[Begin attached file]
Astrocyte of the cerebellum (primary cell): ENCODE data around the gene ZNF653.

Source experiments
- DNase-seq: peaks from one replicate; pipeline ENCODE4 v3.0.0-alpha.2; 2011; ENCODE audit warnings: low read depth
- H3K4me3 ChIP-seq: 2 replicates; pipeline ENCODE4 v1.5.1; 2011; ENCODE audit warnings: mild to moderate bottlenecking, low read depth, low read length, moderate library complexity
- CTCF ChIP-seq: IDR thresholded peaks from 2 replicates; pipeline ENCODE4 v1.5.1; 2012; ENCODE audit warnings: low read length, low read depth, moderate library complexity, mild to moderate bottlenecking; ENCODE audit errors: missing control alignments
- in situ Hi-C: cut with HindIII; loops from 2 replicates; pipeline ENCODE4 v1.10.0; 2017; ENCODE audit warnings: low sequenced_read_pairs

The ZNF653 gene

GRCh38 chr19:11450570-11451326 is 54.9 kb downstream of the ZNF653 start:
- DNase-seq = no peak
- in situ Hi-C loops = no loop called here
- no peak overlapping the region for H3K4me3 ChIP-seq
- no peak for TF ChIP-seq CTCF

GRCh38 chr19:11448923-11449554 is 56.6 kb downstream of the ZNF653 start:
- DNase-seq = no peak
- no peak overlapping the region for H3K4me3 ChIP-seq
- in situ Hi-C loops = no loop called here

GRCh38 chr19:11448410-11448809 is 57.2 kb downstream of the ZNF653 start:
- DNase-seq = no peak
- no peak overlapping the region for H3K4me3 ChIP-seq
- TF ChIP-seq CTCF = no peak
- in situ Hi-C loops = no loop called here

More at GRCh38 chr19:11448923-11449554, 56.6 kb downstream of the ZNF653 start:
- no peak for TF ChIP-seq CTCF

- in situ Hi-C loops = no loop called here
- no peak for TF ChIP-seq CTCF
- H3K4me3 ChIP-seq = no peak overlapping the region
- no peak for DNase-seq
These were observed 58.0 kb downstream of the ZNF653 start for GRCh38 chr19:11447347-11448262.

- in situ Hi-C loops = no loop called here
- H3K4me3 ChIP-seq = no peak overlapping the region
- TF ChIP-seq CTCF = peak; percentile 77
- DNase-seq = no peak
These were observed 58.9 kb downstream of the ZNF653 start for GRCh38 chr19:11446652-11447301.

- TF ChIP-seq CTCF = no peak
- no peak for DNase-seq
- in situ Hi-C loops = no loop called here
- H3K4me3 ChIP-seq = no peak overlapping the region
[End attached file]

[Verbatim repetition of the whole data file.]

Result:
Astrocyte of the cerebellum (primary cell): ENCODE data around the gene ZNF653.

Source experiments
- DNase-seq: peaks from one replicate; pipeline ENCODE4 v3.0.0-alpha.2; 2011; ENCODE audit warnings: low read depth
- H3K4me3 ChIP-seq: 2 replicates; pipeline ENCODE4 v1.5.1; 2011; ENCODE audit warnings: mild to moderate bottlenecking, low read depth, low read length, moderate library complexity
- CTCF ChIP-seq: IDR thresholded peaks from 2 replicates; pipeline ENCODE4 v1.5.1; 2012; ENCODE audit warnings: low read length, low read depth, moderate library complexity, mild to moderate bottlenecking; ENCODE audit errors: missing control alignments
- in situ Hi-C: cut with HindIII; loops from 2 replicates; pipeline ENCODE4 v1.10.0; 2017; ENCODE audit warnings: low sequenced_read_pairs

The ZNF653 gene

GRCh38 chr19:11450570-11451326 is 54.9 kb downstream of the ZNF653 start:
- DNase-seq = no peak
- in situ Hi-C loops = no loop called here
- no peak overlapping the region for H3K4me3 ChIP-seq
- no peak for TF ChIP-seq CTCF

GRCh38 chr19:11448923-11449554 is 56.6 kb downstream of the ZNF653 start:
- DNase-seq = no peak
- no peak overlapping the region for H3K4me3 ChIP-seq
- in situ Hi-C loops = no loop called here

GRCh38 chr19:11448410-11448809 is 57.2 kb downstream of the ZNF653 start:
- DNase-seq = no peak
- no peak overlapping the region for H3K4me3 ChIP-seq
- TF ChIP-seq CTCF = no peak
- in situ Hi-C loops = no loop called here

More at GRCh38 chr19:11448923-11449554, 56.6 kb downstream of the ZNF653 start:
- no peak for TF ChIP-seq CTCF

- in situ Hi-C loops = no loop called here
- no peak for TF ChIP-seq CTCF
- H3K4me3 ChIP-seq = no peak overlapping the region
- no peak for DNase-seq
These were observed 58.0 kb downstream of the ZNF653 start for GRCh38 chr19:11447347-11448262.

- in situ Hi-C loops = no loop called here
- H3K4me3 ChIP-seq = no peak overlapping the region
- TF ChIP-seq CTCF = peak; percentile 77
- DNase-seq = no peak
These were observed 58.9 kb downstream of the ZNF653 start for GRCh38 chr19:11446652-11447301.

- TF ChIP-seq CTCF = no peak
- no peak for DNase-seq
- in situ Hi-C loops = no loop called here
- H3K4me3 ChIP-seq = no peak overlapping the region